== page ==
Solyndra told Congress it was ‘on track’ before bankruptcy

C.J. Ciaramella Contributor
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Just months before it declared bankruptcy, now-bankrupt and scandal-ridden solar company Solyndra painted a rosy picture of its future for members of Congress.

In a June memo titled “Exceeding Expectations: Solyndra Today” and a letter to several members of Congress, Solyndra claimed it was “on track” and “ramping up production” to meet revenue and job-creation goals set by the Department of Energy, which had loaned the solar start-up $535 million.

A July letter to the House Energy and Commerce Committee said, “Solyndra’s revenues grew from $6 million in 2008 to $100 million in 2009 to $140 million in 2010. For 2011, revenues are projected to nearly double again.”

Instead, Solyndra announced on Aug. 31 that it was declaring bankruptcy and laying off more than 1,000 employees. Days later, it was raided by the FBI.

Company executives cited foreign competition — specifically from China, which also heavily subsidizes its solar industry — as a leading reason for its financial insolvency.

Yet in the July letter Solyndra CEO Brian Harrison said his firm was “an example of a U.S. company using American innovation and ingenuity to compete in the global solar market.” (RELATED: Documents show Solyndra sought second government loan guarantee for $469 million)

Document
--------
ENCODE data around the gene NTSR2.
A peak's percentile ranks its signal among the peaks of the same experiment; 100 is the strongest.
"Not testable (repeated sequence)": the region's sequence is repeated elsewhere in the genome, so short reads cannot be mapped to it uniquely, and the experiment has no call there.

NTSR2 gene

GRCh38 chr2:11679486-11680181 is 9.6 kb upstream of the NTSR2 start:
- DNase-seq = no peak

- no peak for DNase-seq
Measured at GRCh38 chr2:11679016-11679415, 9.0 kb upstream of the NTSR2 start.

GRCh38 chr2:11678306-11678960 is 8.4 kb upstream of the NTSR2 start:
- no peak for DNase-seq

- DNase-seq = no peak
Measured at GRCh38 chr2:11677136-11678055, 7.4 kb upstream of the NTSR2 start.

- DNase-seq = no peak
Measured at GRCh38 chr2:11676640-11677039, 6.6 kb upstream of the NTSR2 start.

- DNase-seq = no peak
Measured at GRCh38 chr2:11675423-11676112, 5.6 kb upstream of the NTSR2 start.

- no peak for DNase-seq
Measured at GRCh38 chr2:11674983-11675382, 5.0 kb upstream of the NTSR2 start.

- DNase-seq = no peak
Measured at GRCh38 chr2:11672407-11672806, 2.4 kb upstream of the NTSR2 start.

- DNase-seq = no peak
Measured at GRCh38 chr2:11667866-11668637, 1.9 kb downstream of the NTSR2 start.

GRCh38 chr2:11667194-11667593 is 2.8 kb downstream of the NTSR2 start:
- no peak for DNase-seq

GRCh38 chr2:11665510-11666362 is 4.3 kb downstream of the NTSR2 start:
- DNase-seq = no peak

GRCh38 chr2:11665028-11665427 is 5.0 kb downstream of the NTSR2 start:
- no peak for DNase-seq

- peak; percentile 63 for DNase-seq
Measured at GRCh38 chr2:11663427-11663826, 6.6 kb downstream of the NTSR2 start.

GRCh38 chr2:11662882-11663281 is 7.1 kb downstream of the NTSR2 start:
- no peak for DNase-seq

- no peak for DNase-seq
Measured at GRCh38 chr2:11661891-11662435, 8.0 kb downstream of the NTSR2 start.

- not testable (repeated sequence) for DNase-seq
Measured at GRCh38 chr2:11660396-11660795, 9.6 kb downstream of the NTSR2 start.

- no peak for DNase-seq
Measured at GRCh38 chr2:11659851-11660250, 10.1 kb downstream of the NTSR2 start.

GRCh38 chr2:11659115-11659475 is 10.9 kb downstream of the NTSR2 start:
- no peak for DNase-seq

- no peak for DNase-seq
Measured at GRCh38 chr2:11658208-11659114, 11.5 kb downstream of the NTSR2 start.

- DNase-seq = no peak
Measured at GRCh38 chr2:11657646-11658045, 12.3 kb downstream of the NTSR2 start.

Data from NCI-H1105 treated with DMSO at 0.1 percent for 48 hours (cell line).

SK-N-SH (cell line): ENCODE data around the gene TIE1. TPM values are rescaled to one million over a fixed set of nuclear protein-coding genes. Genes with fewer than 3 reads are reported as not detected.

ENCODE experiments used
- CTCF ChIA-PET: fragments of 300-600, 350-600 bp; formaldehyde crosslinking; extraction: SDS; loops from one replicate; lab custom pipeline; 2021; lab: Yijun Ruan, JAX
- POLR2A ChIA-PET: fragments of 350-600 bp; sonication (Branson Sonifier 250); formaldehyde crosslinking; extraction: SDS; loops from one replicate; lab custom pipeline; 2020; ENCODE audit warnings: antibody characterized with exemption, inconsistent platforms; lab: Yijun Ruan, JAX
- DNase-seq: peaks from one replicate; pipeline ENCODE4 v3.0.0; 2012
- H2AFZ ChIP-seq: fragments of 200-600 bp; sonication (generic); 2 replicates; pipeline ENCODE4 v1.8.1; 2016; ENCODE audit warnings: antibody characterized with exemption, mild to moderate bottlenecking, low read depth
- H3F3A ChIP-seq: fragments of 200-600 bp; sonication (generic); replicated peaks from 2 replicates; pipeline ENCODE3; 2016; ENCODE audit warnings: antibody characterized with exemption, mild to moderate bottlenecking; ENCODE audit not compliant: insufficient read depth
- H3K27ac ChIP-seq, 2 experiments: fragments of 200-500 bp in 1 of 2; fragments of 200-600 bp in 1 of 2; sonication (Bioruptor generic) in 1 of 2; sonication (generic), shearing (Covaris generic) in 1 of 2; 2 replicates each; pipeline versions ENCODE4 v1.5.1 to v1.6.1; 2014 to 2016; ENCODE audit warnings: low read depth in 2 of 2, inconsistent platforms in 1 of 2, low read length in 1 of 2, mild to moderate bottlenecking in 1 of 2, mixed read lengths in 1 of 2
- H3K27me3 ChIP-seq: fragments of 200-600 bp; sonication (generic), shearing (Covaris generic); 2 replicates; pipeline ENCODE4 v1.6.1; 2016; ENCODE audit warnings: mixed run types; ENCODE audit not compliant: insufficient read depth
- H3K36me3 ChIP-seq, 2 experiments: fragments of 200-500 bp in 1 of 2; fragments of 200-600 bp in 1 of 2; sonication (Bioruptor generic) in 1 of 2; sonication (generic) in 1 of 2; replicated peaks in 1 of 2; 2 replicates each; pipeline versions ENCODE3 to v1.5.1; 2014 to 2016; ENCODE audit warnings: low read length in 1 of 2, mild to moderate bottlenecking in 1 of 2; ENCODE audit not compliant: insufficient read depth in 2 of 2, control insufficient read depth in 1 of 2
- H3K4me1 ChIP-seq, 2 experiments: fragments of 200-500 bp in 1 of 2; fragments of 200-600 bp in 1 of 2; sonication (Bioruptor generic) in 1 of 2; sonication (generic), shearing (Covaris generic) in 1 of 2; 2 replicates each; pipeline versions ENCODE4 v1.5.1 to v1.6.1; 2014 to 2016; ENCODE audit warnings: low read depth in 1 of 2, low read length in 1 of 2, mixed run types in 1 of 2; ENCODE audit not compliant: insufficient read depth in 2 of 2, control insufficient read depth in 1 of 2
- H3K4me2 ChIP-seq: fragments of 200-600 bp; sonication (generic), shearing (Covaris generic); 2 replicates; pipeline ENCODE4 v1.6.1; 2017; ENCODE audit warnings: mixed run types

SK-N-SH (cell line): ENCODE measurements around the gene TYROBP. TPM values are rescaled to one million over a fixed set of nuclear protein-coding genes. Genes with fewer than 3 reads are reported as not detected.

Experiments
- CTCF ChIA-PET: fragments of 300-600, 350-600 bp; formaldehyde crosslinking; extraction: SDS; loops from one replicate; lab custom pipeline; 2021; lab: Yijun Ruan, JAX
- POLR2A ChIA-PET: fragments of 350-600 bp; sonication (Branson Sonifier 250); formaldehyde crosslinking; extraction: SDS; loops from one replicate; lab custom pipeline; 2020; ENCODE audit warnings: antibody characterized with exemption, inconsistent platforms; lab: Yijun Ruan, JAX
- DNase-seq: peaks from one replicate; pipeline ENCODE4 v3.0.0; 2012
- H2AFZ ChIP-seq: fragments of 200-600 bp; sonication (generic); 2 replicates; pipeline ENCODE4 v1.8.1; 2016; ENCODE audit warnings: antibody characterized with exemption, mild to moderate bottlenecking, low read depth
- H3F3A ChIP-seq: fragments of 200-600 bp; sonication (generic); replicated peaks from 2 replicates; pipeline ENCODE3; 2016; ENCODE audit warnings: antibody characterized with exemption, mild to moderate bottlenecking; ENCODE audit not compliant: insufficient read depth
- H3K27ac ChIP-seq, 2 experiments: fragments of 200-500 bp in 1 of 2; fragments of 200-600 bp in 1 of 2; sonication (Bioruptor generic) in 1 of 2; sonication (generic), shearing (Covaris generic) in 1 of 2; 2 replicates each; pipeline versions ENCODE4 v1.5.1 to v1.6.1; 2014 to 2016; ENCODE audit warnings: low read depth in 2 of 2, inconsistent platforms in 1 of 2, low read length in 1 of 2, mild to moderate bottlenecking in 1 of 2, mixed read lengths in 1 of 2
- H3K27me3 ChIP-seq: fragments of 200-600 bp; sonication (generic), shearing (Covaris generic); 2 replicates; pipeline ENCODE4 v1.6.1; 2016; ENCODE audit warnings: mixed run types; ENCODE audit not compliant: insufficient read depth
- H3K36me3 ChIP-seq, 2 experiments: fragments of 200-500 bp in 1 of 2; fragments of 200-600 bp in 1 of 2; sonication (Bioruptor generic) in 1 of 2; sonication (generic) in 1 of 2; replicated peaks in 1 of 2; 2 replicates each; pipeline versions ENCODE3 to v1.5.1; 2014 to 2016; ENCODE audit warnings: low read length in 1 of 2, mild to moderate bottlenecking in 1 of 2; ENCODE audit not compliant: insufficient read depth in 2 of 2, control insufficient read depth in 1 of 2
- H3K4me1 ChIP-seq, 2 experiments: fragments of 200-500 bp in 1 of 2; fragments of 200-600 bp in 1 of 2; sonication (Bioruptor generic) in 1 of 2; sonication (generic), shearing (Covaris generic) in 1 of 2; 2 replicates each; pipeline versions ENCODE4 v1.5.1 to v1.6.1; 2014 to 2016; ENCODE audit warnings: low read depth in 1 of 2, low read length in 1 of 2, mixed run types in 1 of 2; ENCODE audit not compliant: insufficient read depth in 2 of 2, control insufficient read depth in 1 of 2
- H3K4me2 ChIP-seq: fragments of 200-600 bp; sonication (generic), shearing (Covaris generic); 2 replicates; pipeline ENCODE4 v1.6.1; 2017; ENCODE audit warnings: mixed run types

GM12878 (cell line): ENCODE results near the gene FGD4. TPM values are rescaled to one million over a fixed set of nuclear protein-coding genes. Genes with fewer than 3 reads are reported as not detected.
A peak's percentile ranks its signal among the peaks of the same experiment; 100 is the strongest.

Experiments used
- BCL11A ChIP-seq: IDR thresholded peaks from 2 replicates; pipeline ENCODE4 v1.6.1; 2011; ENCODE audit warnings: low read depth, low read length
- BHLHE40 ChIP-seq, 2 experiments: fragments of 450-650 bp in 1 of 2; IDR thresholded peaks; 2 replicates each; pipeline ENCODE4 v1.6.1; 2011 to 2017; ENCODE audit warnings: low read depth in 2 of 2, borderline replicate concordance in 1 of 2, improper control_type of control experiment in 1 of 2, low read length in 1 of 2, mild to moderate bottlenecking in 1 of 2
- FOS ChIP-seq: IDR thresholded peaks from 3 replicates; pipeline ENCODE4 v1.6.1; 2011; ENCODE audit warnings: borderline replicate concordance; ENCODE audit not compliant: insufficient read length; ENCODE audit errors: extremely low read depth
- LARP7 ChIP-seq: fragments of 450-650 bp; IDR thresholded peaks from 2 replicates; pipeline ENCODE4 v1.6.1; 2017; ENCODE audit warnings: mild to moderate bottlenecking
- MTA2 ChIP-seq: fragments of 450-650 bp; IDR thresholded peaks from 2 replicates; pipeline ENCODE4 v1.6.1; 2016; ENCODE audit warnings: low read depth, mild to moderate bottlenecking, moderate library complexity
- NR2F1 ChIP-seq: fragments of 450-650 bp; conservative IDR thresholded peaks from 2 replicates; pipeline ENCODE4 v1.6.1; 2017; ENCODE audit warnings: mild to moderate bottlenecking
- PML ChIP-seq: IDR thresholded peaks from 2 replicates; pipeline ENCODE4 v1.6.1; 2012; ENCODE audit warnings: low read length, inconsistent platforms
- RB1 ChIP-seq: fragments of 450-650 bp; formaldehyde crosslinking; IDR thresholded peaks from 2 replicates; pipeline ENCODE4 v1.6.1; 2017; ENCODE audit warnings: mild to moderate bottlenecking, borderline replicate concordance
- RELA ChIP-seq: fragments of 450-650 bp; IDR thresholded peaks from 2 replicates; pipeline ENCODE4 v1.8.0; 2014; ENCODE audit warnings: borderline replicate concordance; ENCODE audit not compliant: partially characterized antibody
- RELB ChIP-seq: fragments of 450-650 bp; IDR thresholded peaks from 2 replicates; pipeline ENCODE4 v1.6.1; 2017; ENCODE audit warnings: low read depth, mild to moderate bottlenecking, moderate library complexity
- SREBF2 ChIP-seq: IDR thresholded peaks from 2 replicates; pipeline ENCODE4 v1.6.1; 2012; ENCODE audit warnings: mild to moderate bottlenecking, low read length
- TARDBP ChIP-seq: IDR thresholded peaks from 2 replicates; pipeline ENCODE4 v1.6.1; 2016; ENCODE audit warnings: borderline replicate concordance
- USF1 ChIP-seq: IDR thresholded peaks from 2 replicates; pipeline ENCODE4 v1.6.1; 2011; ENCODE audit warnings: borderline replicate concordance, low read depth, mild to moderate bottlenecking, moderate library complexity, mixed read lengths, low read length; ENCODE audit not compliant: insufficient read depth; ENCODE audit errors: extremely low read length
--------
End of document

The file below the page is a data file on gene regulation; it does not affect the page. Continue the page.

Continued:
After the House Energy and Commerce Committee launched an investigation into Solyndra and the details of its federal loan, Harrison and Solyndra CFO Bill Stover agreed to testify at a congressional hearing. An email disclosed by the committee confirms this.

“As I discussed a few moments ago, the CEO of Solyndra, Brian Harrison will appear voluntarily and answer the Committee’s questions on any day the Committee chooses, beginning next week and continuing thereafter,” the email reads. “He will appear without any need to issue a subpoena. I respectfully request this delay for the reasons I described, particularly the possible benefit to the taxpayer.” (RELATED: Law firms representing Solyndra executives are major Democratic donors)

It was disclosed on Tuesday by the committee that lawyers representing Solyndra then sent notification that their clients would invoke their Fifth Amendment rights and refuse to answer specific questions.

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C.J. Ciaramella